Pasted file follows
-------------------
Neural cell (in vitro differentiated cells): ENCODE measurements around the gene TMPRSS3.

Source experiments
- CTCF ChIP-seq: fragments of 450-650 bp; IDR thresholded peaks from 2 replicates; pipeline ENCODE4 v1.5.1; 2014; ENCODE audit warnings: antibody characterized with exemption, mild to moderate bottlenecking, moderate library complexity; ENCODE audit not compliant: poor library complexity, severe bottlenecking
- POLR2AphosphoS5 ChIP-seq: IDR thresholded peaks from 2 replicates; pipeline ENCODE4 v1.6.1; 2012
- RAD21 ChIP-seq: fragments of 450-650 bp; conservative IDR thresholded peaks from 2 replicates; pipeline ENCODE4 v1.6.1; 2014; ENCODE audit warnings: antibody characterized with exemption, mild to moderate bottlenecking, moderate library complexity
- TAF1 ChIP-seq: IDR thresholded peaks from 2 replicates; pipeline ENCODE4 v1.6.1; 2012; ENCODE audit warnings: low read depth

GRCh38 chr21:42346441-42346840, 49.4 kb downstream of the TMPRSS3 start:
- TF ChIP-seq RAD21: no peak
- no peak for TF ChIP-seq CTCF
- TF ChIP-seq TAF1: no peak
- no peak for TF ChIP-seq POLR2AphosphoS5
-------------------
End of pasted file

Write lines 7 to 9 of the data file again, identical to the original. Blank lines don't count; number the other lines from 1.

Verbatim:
GRCh38 chr21:42346441-42346840, 49.4 kb downstream of the TMPRSS3 start:
- TF ChIP-seq RAD21: no peak
- no peak for TF ChIP-seq CTCF